*I prefer to use an immersion blender and blend the vegetables until smooth at this point.

Linked up at:
Simple Lives Thursday
 Turning the Table Thursday
Full Plate Thursday
Foodie Friday

The Common Room, our regular blog has been nominated in the Homeschool Blog Awards in the following categories:
Best Homeschool Variety
Best Current Events and Opinions
Best Family or Group Blog

Voting ends midnight, November 18th.

Posted in dairy, soup | 3 Responses

Spinach Lasagna

This lasagna recipe was a big hit with my family. For years it was what some of them requested as a birthday meal. They didn’t even know lasagna could be made with meat until the oldest was around 13 years old!
I love it because you don’t cook the noodles. YOu can also make it ahead, wrap and freeze it, defrosting and baking it another day.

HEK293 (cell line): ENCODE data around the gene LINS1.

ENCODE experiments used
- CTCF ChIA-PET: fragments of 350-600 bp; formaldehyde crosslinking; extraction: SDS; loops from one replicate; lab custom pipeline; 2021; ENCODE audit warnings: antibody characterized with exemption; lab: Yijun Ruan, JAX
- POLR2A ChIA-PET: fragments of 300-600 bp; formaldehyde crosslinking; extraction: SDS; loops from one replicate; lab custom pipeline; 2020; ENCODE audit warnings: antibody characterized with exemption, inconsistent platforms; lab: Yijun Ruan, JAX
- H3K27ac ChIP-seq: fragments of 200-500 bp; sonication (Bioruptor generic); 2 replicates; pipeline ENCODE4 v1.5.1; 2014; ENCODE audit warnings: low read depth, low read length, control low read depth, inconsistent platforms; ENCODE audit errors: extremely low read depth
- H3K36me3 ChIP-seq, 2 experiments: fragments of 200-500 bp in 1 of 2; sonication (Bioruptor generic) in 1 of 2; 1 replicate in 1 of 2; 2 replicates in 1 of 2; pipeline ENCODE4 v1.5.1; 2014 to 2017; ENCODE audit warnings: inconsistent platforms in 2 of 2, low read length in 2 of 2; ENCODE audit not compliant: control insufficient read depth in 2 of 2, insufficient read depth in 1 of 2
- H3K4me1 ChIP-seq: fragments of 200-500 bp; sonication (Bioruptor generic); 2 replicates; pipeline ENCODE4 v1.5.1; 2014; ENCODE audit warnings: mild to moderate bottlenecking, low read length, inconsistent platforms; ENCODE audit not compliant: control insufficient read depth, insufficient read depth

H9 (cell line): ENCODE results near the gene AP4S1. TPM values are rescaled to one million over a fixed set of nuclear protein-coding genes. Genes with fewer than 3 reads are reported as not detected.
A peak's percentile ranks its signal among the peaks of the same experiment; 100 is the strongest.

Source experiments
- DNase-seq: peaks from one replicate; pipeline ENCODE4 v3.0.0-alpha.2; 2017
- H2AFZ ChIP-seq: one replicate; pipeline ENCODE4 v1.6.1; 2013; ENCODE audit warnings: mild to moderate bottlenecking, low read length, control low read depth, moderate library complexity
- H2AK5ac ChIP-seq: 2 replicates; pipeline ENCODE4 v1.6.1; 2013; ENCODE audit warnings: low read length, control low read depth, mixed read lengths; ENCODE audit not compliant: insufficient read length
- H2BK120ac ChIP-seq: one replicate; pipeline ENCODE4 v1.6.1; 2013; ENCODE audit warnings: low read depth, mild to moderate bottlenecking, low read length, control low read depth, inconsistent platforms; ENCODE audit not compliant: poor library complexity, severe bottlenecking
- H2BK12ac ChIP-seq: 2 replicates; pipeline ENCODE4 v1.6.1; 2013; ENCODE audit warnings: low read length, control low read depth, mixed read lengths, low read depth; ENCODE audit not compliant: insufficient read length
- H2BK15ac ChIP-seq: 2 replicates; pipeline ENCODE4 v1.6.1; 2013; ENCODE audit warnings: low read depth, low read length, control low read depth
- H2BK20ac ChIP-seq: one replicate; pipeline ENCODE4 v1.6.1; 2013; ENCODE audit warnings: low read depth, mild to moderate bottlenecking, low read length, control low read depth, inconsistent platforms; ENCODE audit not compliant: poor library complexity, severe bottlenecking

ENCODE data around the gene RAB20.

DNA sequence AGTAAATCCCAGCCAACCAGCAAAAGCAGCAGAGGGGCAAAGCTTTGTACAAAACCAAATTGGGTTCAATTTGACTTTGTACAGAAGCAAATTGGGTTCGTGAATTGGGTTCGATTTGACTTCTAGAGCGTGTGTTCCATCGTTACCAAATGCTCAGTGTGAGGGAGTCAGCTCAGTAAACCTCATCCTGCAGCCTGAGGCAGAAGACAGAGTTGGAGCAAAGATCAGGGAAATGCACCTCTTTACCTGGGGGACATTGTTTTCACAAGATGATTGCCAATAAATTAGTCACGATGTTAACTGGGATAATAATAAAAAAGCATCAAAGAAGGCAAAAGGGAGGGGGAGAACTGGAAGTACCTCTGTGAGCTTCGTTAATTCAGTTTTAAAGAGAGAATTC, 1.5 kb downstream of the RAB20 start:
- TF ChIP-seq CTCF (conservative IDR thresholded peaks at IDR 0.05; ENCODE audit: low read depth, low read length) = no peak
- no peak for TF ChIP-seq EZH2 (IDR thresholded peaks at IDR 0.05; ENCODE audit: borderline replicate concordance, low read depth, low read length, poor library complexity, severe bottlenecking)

1 pkg spaghetti sauce mix, seasonings to taste (oregano, basil, garlic, you know)
1 6 oz can tomato paste
1 8 oz can tomato sauce
1 3/4 cup cold water
2 eggs
1 15 oz container Ricotta or a pound of cottage cheese (I also sometimes substitute half tofu and half ricotta or cottage cheese
1/2 t. salt
1 10 oz package frozen chopped spinach, thawed and drained (I would save the drained spinach for a vegetable soup base)
1/2 cup grated parmesan cheese
1/2 lb uncooked lasagna noodles, break them as needed to fit the pan.

Empty spaghetti sauce mix (or spices) into saucepan, add tomato paste, sauce, and water. Heat, stirring until well blended. Remove from heat. Beat eggs in a large bowl and add Ricotta or cottage cheese, spinach, salt and half the Parmesan. mix well.

Lightly grease the bottom of a 13X9X2 inch baking pan. Ladle a thin bit of sauce in the bottom (I tilt the pan to make sure there’s a bit of sauce all over, but it’s such a thin layer it’s translucent).
Now layer: